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Omak Target of Lead Monitoring
Release Date: 9/11/1998
Contact Information: Jack Boller
September 11, 1998 - - - - - - - 98-47
EPA wants to make sure that underground water supplies in Omak, Washington, are not being tainted with lead from contaminated soil at the old Omak Wood Products sawmill and plywood mill.
The new owners of the mill -- Quality Veneer Lumber Inc. --have been sent an EPA order directing them to sample and remove contaminated soil left behind by the former owners, and to take steps to learn if the contaminants might have migrated into ground water used for local drinking water.
The order was announced today by Chuck Clarke, EPA's Northwest regional administrator in Seattle.
"We're in a what-you-don't-know-might-hurt-you situation,' explained Clarke. "We know there are substantial quantities of lead in the surface soil, we know the soil is porous, and we need to find out if the lead has percolated downward to reach underground water supplies."
The order directs the Quality Veneer Lumber Inc. to do the following tasks:
- remove hazardous wastes and contaminated soils from "the Boneyard," that part of the mill property used by Omak Wood Products as a disposal area.
- take samples of soil beneath the surface of the Boneyard and determine if they contain lead or other contaminants.
- install a system for monitoring groundwater beneath the Boneyard and from nearby wells that provide drinking water to the mill, to nearby private residences and to the Omak water supply.
Quality Veneer Lumber took over the operation of the Omak mill two months ago, after it had been clearly established the new company was inheriting a number of environmental problems.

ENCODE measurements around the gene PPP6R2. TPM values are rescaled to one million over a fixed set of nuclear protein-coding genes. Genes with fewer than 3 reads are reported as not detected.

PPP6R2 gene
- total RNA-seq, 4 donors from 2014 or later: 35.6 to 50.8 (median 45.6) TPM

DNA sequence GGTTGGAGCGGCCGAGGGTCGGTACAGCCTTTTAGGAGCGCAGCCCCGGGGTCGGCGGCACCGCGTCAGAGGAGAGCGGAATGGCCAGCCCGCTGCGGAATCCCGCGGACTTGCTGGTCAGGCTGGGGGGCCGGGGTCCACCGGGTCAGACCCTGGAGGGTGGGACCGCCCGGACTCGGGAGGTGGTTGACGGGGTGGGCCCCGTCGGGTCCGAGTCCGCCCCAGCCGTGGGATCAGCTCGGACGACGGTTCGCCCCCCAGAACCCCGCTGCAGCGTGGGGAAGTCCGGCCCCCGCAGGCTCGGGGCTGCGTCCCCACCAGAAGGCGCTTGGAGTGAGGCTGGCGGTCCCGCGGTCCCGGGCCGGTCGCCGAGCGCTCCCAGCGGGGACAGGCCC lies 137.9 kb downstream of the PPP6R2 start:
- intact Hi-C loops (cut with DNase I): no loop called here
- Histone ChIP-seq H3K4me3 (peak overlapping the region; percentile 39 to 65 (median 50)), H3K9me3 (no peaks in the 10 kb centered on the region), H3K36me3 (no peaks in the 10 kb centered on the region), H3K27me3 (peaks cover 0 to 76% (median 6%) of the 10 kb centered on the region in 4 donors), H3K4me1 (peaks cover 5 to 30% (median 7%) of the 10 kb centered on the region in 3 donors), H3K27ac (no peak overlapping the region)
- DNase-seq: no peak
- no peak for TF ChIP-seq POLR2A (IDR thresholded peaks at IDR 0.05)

In addition to the hazardous waste contamination at the Boneyard, Omak Wood Products had a history of air pollution violations. Quality Veneer has already begun to install improved venting and new emission controls at the plywood mill.
The full extent of the hazardous waste problems became known in the aftermath of an EPA inspection of the Boneyard in August 1997. EPA discovered 200 drums of waste material in the Boneyard. More than half the drums were unlabeled, with unknown contents, in poor condition, and with many leaking their contents into the soil.
EPA followed up its inspection with an order to Omak Wood Products that required the company to test and analyze the wastes and the soil in the Boneyard. In results submitted to EPA last spring, the analysis of the samples of waste material and surface soil showed concentrations of lead at more than 100,000 parts per million, with one sample at 430,000 parts per million.
Over time, lead in the human body can -- through day-in, day-out exposure -- cause serious damage to the brain, nervous system, kidneys and red blood cells. The degree of harm depends on the level of exposure.
#Contact: Jack Boller